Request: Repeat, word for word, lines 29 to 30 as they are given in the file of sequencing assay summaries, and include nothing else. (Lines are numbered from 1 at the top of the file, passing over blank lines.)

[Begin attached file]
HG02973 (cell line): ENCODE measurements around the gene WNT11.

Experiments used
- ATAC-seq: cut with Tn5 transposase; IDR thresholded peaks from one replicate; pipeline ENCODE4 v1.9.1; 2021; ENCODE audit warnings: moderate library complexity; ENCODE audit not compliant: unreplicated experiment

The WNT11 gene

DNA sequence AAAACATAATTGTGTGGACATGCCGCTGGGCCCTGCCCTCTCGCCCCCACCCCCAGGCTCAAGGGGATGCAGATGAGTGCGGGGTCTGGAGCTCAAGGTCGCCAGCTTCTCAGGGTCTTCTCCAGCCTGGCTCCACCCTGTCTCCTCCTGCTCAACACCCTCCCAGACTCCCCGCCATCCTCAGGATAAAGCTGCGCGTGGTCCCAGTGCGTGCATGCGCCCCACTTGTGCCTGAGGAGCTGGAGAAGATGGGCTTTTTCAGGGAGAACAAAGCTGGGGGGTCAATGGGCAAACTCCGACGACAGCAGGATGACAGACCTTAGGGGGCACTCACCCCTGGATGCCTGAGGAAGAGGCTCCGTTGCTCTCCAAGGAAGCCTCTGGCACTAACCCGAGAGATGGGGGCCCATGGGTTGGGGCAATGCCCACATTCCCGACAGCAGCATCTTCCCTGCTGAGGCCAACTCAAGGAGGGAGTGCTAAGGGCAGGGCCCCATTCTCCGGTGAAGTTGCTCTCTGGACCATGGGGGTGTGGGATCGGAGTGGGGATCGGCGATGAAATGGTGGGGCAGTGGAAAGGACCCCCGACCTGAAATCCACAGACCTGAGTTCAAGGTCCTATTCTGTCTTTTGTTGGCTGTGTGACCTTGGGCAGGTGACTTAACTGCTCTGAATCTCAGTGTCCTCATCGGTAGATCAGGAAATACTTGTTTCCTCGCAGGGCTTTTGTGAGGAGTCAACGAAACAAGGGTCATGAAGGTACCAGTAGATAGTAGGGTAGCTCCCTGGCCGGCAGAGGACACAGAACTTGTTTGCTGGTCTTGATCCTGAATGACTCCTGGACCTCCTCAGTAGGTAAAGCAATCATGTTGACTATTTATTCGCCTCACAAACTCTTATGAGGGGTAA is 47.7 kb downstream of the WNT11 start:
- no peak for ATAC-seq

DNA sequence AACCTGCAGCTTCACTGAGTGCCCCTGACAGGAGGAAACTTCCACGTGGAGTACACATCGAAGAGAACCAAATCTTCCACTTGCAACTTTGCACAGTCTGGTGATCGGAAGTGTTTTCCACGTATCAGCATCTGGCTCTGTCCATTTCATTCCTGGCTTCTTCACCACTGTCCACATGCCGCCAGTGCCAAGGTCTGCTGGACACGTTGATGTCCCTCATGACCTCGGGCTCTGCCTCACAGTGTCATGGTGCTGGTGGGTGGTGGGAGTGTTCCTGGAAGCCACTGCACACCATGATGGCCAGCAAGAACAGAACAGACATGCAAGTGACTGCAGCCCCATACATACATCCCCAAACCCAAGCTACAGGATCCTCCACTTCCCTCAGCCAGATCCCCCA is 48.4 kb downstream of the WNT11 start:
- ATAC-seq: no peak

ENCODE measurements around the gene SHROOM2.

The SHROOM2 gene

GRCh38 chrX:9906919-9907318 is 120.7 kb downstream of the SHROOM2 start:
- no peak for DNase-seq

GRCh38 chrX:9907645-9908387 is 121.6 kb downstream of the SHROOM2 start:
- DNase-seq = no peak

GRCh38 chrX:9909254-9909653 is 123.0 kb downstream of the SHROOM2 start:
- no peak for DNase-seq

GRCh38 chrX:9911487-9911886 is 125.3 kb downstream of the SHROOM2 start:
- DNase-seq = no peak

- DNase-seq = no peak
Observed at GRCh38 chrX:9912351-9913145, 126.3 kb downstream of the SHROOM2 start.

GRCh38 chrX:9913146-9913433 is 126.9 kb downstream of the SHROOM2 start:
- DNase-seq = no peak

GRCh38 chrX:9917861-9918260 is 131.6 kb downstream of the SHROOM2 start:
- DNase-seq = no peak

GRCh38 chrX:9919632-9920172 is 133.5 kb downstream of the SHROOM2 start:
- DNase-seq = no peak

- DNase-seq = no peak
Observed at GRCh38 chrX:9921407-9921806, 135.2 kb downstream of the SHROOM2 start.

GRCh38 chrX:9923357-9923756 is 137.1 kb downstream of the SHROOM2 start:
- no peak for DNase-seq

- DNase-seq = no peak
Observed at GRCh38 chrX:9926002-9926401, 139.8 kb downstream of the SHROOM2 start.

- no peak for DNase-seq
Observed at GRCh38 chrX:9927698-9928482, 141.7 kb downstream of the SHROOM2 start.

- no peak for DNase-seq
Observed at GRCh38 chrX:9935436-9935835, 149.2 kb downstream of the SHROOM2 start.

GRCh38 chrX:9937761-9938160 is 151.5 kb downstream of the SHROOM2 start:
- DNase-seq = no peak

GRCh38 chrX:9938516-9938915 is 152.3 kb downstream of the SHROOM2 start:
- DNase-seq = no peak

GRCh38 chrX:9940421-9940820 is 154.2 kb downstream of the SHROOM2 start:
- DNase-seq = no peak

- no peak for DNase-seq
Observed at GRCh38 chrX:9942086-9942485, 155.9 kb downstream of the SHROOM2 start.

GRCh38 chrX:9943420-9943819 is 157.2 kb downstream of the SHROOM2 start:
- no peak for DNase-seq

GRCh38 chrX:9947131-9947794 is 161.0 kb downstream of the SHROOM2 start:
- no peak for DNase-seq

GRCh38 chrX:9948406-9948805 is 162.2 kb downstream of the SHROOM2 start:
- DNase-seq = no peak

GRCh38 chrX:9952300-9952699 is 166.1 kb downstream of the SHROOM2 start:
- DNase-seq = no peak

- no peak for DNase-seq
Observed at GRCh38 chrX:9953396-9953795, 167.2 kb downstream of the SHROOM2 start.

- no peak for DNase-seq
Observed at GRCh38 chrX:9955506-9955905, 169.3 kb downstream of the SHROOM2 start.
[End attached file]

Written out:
GRCh38 chrX:9923357-9923756 is 137.1 kb downstream of the SHROOM2 start:
- no peak for DNase-seq